Spotify has been a respected audio streaming and media services provider since 2006. Recently, the Swedish company entered into the world of podcasts with a bright future to diversify its offerings and enjoy a long, steady growth into multimedia.
And then the cruel world of reality set in this year…controversy. Spotify originally went all-in on signing the famous (now infamous) Joe Rogan as its marquee podcaster for his show, “The Joe Rogan Experience.” Things were seemingly going well until Mr. Rogan began discussing Covid immunization and vaccination treatments (promoting the controversial ivermectin).
Several news outlets and opinions surfaced about Mr. Rogan’s giving “misinformation” about treatments. Over the past few weeks, the spotlight went from Mr. Rogan to Spotify’s reaction. Spotify was caught in a very precarious position to chose between 1) standing-by its lead podcaster or 2) taking a stance against misinformation. It chose the former, and the criticism mounted by several sources and musicians (Neil Young leading the orchestra).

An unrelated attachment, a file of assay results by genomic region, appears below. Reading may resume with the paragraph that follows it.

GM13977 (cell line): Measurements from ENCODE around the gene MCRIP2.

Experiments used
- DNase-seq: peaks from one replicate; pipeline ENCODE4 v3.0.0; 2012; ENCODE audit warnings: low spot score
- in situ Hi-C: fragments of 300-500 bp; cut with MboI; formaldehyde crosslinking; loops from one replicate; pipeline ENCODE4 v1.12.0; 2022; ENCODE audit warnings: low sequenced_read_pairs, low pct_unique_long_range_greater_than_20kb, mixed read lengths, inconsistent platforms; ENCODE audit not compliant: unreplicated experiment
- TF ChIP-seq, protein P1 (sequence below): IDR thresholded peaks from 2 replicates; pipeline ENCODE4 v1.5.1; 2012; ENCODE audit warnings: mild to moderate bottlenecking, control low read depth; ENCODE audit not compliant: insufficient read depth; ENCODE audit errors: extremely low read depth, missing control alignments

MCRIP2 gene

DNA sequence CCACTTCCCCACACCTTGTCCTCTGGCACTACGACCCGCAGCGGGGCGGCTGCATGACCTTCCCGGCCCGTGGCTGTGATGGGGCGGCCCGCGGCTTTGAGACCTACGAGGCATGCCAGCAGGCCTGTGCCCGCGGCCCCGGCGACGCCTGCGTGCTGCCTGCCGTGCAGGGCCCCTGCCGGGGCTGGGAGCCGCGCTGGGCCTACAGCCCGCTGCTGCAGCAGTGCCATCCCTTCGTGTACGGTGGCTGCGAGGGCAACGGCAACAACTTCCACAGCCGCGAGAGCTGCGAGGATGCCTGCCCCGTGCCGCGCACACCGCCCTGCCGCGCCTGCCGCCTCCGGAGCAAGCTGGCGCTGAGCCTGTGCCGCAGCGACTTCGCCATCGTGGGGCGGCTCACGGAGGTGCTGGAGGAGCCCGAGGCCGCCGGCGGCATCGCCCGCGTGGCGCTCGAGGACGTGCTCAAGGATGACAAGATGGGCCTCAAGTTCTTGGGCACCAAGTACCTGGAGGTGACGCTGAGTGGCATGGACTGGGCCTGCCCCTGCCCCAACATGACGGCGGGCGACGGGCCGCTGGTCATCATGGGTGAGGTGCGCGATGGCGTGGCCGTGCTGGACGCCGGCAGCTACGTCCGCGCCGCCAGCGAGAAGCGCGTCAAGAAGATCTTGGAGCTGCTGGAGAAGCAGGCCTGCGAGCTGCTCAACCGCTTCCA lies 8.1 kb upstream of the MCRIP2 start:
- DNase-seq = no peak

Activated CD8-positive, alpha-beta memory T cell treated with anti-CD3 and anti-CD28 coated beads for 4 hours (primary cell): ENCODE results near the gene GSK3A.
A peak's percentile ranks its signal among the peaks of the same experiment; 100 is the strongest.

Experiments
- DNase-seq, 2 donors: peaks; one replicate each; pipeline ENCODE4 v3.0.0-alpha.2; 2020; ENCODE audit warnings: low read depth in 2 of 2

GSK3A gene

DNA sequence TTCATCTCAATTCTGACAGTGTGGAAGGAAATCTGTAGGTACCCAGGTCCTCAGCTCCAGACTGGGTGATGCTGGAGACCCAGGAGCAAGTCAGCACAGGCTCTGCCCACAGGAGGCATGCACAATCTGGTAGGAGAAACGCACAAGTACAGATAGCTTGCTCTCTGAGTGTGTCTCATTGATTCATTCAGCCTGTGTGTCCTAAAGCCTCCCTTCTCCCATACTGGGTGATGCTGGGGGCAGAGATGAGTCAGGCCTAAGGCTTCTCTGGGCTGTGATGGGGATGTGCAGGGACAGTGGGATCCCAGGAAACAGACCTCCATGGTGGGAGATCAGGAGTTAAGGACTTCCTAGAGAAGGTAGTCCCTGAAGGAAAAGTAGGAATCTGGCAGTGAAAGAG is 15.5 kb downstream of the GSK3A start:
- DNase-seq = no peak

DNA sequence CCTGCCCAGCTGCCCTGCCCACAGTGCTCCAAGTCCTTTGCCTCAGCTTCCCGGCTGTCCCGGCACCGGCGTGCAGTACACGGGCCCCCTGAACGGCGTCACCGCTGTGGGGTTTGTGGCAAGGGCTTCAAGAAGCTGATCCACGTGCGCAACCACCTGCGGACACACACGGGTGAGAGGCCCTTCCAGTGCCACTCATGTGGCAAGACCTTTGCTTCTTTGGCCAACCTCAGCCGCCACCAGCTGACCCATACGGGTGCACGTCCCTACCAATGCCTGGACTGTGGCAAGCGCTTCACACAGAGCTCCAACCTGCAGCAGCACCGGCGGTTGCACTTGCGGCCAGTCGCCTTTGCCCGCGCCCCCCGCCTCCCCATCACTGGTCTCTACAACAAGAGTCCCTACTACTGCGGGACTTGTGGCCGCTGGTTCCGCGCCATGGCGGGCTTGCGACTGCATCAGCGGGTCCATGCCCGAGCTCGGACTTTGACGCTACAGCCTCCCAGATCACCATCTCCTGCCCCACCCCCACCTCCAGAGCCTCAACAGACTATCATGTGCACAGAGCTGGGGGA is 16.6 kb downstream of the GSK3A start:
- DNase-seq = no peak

It’s not the first time a major media outlet (social or otherwise) had to address such tough decisions. Facebook, Twitter and YouTube all decided individually to remove content posted by people who share false information. Spotify has been slow to do so. Daniel Ek, Spotify’s CEO, recently took a stance against violations of the service’s rules, stating, “There are plenty of individuals and views on Spotify that I disagree with strongly. We have a critical role to play in supporting creator expression while balancing it with the safety of our users. In that role, it is important to me that we don’t take on the position of being content censor.”
Is this a strong enough stance? In my opinion, NO. Unless Mr. Ek and Spotify come out more vehemently against sharing misinformation on their endorsed programs and set a much stronger precedence with their “Spotify Platform Rules” about not tolerating false content, the company will soon (if not already) and forever be untrusted and unrespected. That’s a bad reputation.
Change your tune NOW, Spotify. You’re not sounding very good and you’re quickly getting a bad rap.